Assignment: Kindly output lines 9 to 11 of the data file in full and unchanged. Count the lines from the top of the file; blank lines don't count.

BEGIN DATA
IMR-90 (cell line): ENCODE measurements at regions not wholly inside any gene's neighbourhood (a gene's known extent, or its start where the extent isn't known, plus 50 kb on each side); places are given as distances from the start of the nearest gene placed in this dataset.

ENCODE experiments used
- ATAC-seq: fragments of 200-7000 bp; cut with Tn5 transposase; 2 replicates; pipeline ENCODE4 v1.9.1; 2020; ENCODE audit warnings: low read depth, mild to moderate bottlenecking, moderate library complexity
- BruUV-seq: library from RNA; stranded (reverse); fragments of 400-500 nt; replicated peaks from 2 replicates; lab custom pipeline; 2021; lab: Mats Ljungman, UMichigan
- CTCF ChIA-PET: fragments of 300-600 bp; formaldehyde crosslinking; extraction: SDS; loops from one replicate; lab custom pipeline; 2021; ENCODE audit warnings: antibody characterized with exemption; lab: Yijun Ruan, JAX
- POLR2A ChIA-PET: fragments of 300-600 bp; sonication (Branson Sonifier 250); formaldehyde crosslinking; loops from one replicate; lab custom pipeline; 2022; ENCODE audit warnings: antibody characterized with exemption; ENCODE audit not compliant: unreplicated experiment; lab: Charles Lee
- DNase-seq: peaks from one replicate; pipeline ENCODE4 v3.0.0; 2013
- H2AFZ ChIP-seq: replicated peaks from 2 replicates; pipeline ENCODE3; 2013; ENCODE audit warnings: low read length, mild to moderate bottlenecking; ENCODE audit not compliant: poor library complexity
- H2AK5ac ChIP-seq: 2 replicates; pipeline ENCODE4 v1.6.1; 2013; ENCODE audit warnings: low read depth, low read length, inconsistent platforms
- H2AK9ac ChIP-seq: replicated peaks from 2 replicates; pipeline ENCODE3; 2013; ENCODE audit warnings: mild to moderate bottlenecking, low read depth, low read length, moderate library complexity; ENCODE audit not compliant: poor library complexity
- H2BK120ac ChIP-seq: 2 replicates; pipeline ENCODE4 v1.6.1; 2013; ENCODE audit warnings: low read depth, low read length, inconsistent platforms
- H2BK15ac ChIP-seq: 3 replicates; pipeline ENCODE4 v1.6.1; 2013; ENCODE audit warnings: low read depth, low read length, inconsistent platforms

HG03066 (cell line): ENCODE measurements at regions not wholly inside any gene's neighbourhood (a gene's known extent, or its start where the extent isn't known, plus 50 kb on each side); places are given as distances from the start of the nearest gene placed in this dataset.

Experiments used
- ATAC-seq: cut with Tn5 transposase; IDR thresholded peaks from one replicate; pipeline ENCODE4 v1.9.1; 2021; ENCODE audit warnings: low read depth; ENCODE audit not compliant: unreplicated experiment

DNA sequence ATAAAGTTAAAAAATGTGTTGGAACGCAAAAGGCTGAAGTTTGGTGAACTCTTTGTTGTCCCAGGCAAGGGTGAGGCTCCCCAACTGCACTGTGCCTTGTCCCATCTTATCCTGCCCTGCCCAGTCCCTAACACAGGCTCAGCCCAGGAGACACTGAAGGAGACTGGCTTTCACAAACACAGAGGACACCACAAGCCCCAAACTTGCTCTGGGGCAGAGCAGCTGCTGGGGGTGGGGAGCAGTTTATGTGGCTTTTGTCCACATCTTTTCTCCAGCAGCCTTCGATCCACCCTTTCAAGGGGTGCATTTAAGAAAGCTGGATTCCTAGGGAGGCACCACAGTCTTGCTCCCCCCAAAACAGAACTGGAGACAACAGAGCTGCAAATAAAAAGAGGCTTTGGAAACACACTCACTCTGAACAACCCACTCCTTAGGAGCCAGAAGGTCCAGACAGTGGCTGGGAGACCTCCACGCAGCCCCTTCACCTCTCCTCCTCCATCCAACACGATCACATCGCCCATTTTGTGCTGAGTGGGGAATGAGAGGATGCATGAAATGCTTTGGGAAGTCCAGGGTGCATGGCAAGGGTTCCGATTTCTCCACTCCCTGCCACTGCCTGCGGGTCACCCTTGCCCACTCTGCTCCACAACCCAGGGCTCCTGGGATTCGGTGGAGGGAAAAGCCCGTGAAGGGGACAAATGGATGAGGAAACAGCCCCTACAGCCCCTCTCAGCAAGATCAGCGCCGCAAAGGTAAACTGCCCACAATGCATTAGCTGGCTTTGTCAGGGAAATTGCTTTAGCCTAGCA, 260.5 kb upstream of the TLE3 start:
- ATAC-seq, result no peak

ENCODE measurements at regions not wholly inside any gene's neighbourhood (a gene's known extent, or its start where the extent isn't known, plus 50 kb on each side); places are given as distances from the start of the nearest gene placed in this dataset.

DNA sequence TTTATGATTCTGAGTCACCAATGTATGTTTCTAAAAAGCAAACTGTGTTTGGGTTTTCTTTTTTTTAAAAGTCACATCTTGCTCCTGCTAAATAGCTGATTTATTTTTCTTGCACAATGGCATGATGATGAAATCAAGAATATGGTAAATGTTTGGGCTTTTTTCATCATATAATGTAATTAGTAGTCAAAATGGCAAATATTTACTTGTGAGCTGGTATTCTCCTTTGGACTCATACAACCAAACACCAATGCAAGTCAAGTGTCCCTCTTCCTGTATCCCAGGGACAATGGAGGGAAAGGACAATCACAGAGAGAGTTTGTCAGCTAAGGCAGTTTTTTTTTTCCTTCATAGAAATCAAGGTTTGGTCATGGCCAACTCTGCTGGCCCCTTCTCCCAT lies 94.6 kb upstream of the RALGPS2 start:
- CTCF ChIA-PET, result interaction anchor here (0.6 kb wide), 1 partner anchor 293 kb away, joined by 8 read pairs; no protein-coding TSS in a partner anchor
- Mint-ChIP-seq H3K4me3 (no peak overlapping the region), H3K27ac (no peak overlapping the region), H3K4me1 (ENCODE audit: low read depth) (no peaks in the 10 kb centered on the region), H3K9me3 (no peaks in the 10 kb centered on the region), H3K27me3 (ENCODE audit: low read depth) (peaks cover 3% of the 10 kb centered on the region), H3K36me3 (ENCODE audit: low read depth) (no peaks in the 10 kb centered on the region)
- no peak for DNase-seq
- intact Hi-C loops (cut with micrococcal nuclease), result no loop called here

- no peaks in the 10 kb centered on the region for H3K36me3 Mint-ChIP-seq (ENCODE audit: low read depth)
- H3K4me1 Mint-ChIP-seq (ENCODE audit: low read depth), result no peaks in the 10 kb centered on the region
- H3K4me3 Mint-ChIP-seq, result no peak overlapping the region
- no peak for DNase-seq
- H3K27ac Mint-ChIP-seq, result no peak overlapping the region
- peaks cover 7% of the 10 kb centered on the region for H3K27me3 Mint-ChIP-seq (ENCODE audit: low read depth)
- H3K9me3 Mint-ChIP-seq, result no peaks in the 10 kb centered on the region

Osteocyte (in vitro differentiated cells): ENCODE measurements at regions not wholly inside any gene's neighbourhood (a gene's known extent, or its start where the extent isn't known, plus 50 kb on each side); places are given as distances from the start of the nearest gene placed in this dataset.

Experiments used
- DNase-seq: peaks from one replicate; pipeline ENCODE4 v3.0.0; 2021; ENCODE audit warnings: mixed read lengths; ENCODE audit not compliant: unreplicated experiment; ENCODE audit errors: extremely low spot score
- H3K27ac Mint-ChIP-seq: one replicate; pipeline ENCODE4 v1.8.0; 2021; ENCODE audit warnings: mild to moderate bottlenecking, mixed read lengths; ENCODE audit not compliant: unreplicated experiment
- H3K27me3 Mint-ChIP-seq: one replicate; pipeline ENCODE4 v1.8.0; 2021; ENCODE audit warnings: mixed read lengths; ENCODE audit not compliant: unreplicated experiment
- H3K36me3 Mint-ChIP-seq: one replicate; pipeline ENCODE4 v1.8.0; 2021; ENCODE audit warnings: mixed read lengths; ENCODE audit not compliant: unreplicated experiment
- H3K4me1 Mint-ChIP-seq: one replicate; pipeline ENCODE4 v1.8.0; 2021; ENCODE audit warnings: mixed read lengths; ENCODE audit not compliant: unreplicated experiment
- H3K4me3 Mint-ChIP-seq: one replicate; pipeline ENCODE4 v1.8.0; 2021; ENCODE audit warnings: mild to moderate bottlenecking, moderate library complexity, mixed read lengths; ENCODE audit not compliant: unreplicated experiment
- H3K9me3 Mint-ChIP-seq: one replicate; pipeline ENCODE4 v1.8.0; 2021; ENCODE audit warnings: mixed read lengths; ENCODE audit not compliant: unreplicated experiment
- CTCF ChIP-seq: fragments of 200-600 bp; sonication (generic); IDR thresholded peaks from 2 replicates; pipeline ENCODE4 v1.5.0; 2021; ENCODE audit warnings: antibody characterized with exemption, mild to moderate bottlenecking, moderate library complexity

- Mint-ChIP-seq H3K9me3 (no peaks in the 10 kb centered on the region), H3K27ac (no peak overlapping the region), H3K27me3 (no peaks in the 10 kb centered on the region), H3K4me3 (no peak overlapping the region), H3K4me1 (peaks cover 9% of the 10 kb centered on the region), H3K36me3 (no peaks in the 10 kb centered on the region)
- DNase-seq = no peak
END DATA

- H2AK5ac ChIP-seq: 2 replicates; pipeline ENCODE4 v1.6.1; 2013; ENCODE audit warnings: low read depth, low read length, inconsistent platforms
- H2AK9ac ChIP-seq: replicated peaks from 2 replicates; pipeline ENCODE3; 2013; ENCODE audit warnings: mild to moderate bottlenecking, low read depth, low read length, moderate library complexity; ENCODE audit not compliant: poor library complexity
- H2BK120ac ChIP-seq: 2 replicates; pipeline ENCODE4 v1.6.1; 2013; ENCODE audit warnings: low read depth, low read length, inconsistent platforms